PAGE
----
Romeo and Juliet (The Annotated Shakespeare) (Paperback)
Yale University Press, 9780300104530, 256pp.
Publication Date: July 11, 2004
Other Editions of This Title:
Paperback, Spanish (5/18/2015)
Paperback, Spanish (3/28/2016)
Paperback, Spanish (8/9/2015)
Shakespeare’s Romeo and Juliet is perhaps the most read and beloved of all stage works. Now the most extensively annotated version of the play to date makes it completely accessible to readers in the twenty-first century. The new edition is a rich resource for students, teachers, and the general reader.
Eminent linguist and translator Burton Raffel offers generous help with vocabulary and usage of Elizabethan English, pronunciation, prosody, and alternative readings of phrases and lines. His on-page annotations provide readers with the tools they need to comprehend the play and begin to explore its many possible interpretations. This version of Romeo and Juliet is unparalleled for its thoroughness and adherence to sound linguistic principles.
In his introduction, Raffel provides historical and social contexts that increase the reader’s understanding of the play. And in a concluding essay, Harold Bloom argues that Romeo and Juliet is unmatched in the world’s literature “as a vision of an uncompromising love that perishes of its own idealism and intensity.”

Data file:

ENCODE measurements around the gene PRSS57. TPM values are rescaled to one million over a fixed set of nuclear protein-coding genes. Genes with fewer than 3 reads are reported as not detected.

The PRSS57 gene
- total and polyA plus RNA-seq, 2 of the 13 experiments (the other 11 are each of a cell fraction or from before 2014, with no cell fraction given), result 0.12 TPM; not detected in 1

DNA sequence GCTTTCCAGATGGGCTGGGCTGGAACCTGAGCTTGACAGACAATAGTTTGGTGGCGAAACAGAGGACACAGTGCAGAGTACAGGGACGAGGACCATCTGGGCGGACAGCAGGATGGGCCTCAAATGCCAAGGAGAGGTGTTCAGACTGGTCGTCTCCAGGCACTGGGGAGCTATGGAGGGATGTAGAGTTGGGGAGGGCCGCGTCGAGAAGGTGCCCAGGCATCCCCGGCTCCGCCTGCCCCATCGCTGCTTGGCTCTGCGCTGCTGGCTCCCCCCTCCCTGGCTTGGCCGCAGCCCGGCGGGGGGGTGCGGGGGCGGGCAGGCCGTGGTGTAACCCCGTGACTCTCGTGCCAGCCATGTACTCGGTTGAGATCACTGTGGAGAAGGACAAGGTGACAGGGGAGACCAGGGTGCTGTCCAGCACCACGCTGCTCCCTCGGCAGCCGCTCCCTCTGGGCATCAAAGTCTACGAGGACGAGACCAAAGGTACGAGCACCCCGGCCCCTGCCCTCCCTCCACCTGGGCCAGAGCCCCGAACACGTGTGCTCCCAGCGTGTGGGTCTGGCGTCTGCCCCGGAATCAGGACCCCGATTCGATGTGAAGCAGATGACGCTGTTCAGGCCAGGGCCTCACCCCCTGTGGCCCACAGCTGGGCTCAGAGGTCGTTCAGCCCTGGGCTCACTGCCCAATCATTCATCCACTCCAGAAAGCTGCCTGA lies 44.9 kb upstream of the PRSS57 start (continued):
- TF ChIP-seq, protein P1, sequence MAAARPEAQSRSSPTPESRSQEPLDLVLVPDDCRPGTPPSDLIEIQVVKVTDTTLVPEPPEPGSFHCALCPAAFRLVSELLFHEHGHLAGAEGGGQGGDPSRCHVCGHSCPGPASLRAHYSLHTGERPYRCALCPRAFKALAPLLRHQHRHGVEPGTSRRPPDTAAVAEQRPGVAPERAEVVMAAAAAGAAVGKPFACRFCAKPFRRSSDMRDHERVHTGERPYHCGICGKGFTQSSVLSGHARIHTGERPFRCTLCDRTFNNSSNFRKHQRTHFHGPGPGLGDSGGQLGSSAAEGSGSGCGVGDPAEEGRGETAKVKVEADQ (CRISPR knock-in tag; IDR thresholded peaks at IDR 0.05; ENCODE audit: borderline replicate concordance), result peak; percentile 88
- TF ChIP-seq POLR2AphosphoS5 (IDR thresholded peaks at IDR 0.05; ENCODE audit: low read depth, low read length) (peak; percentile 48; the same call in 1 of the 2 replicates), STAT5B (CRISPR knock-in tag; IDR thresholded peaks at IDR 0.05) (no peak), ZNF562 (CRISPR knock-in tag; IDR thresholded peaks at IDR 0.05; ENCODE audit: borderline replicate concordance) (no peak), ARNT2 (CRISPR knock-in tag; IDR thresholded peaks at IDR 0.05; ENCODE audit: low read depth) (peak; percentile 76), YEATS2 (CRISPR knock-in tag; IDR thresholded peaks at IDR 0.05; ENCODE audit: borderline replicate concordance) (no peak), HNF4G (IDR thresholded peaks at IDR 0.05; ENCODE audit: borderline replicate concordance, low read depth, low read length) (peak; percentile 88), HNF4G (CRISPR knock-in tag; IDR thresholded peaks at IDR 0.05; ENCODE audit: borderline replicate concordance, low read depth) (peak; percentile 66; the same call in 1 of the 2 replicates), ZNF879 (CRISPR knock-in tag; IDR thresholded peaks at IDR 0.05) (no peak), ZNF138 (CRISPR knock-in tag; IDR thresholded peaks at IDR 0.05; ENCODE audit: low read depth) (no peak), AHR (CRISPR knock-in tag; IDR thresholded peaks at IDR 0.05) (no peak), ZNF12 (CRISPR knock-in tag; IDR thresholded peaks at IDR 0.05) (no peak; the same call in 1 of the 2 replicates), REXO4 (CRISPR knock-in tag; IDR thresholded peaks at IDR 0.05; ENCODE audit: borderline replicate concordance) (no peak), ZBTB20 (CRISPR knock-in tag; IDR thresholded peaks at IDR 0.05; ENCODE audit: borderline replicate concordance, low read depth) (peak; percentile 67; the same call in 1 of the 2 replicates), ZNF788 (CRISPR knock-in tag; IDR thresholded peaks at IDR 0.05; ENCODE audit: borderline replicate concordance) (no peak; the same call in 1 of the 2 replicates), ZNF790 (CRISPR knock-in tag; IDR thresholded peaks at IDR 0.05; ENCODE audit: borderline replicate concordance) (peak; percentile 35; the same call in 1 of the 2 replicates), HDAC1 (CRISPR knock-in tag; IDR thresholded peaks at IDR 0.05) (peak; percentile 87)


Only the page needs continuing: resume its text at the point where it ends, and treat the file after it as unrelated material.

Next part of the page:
About the Author
Burton Raffel is professor of arts and humanities emeritus and professor of English emeritus at the University of Louisiana at Lafayette. Among his many edited and translated publications are Poems and Prose from the Old English, Cligès, Lancelot, Perceval, Erec and Enide, and Yvain, all published by Yale University Press. Harold Bloom, Sterling Professor of Humanities at Yale University and Berg Professor of English at New York University, is the author of many books, including The Western Canon, Shakespeare: The Invention of the Human, and Genius: A Mosaic of One Hundred Exemplary Creative Minds.
Praise For Romeo and Juliet (The Annotated Shakespeare)…
"Raffel’s glossings are almost without exception accurate and scholarly and some of them will be downright revelatory. The attention he pays to sound and rhythm in his notes will remind students they should be reading Shakespeare aloud and that there is pleasure in doing so."—Dale Richardson, The University of the South
"Burton Raffel is surely one of the profession’s top linguists and scholars, and the application here of his vast knowledge of linguistics to Romeo and Juliet provides any reader (whether specialist or not) with the best glimpse available of the great range of Shakespeare’s stunning use of the English language."—Tita French Baumlin, Southwest Missouri State University